1. Effective Engagement: In addition to becoming economically empowered, the youth of OIC countries should be effectively engaged. First, they should seek to be informed and consulted about decisions affecting their socio-economic well-being, made in their communities. Second, they should be able to take positive and constructive action to influence changes potentially affecting them.


The main aim of these pillars is to instill in the minds of the youth such useful character traits as leadership, volunteerism, civic engagement and skill development for lifelong learning and advocacy. This sense of empowerment will create a strong bond between the youth and their communities, eliminating the need to migrate in search for better lives.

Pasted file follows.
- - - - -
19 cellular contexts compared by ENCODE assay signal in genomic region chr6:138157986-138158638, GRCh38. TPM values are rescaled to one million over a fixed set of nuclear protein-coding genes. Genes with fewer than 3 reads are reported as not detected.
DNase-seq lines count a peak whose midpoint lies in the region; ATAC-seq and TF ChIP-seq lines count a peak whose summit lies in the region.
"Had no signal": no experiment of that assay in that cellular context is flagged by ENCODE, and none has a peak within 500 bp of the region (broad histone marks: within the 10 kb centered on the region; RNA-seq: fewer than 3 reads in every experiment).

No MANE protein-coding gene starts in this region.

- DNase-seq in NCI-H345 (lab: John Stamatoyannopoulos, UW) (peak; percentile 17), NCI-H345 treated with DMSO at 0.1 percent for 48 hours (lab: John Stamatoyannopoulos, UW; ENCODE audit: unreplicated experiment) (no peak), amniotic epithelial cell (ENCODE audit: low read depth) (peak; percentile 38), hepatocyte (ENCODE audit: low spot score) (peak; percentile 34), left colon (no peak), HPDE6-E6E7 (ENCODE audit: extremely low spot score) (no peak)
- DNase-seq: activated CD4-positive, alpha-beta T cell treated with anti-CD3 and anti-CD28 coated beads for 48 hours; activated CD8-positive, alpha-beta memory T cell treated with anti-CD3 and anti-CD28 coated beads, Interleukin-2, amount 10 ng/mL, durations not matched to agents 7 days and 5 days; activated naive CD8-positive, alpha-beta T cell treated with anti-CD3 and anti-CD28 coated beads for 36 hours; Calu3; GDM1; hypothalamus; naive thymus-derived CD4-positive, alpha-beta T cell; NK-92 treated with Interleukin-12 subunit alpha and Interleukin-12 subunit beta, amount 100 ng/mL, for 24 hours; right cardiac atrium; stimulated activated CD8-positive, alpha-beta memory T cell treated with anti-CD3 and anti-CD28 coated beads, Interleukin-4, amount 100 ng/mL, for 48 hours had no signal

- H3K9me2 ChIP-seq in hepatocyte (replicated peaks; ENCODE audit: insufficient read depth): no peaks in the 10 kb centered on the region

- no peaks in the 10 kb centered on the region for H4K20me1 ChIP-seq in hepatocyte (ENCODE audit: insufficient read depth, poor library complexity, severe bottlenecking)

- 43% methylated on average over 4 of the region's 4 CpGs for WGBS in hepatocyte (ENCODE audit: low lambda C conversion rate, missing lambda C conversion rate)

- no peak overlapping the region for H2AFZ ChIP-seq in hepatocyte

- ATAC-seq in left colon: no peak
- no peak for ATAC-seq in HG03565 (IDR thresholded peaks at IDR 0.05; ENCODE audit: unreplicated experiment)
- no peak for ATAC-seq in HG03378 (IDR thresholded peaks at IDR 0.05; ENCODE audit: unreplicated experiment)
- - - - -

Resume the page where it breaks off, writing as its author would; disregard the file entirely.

In addition to the four strategic pillars above, the following points may be worth considering as key success factors:

  1. Strengthening cooperation with other Multilateral Development Banks and regional institutions to create platforms for learning about youth development issues.
  2. Consulting the youth and allowing their perspective and experience to be included as a part of a high-level, strategic dialogue. This will ensure that initiatives, projects and programmes will take into consideration the youth dimension (including the perspectives of women, the disabled and marginalized youth).
  3. Involving youth in designing, implementing and evaluating youth-related projects and programmes. Platforms to support this role for youth have to be established and maintained.